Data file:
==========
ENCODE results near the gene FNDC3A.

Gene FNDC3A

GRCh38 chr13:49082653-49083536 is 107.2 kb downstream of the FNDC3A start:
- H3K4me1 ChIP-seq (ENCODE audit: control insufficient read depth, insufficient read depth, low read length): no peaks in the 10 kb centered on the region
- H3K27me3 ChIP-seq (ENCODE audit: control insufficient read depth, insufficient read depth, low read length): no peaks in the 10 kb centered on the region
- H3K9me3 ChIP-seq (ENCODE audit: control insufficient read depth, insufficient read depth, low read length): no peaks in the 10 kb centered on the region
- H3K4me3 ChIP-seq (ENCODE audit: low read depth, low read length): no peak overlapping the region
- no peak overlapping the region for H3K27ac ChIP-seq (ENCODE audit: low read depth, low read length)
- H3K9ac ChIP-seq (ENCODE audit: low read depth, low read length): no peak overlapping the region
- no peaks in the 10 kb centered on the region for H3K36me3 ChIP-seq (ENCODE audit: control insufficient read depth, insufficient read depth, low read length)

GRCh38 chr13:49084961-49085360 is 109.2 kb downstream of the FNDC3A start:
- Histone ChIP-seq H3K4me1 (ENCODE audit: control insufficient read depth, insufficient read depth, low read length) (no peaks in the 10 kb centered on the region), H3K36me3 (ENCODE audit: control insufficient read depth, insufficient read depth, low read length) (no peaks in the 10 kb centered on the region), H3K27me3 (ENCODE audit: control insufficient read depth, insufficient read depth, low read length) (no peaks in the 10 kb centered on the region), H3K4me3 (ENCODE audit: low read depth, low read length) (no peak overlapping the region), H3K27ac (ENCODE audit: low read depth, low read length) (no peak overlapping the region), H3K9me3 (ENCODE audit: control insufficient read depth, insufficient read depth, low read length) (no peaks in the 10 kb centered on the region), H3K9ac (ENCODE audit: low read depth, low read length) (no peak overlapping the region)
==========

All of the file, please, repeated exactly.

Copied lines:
ENCODE results near the gene FNDC3A.

Gene FNDC3A

GRCh38 chr13:49082653-49083536 is 107.2 kb downstream of the FNDC3A start:
- H3K4me1 ChIP-seq (ENCODE audit: control insufficient read depth, insufficient read depth, low read length): no peaks in the 10 kb centered on the region
- H3K27me3 ChIP-seq (ENCODE audit: control insufficient read depth, insufficient read depth, low read length): no peaks in the 10 kb centered on the region
- H3K9me3 ChIP-seq (ENCODE audit: control insufficient read depth, insufficient read depth, low read length): no peaks in the 10 kb centered on the region
- H3K4me3 ChIP-seq (ENCODE audit: low read depth, low read length): no peak overlapping the region
- no peak overlapping the region for H3K27ac ChIP-seq (ENCODE audit: low read depth, low read length)
- H3K9ac ChIP-seq (ENCODE audit: low read depth, low read length): no peak overlapping the region
- no peaks in the 10 kb centered on the region for H3K36me3 ChIP-seq (ENCODE audit: control insufficient read depth, insufficient read depth, low read length)

GRCh38 chr13:49084961-49085360 is 109.2 kb downstream of the FNDC3A start:
- Histone ChIP-seq H3K4me1 (ENCODE audit: control insufficient read depth, insufficient read depth, low read length) (no peaks in the 10 kb centered on the region), H3K36me3 (ENCODE audit: control insufficient read depth, insufficient read depth, low read length) (no peaks in the 10 kb centered on the region), H3K27me3 (ENCODE audit: control insufficient read depth, insufficient read depth, low read length) (no peaks in the 10 kb centered on the region), H3K4me3 (ENCODE audit: low read depth, low read length) (no peak overlapping the region), H3K27ac (ENCODE audit: low read depth, low read length) (no peak overlapping the region), H3K9me3 (ENCODE audit: control insufficient read depth, insufficient read depth, low read length) (no peaks in the 10 kb centered on the region), H3K9ac (ENCODE audit: low read depth, low read length) (no peak overlapping the region)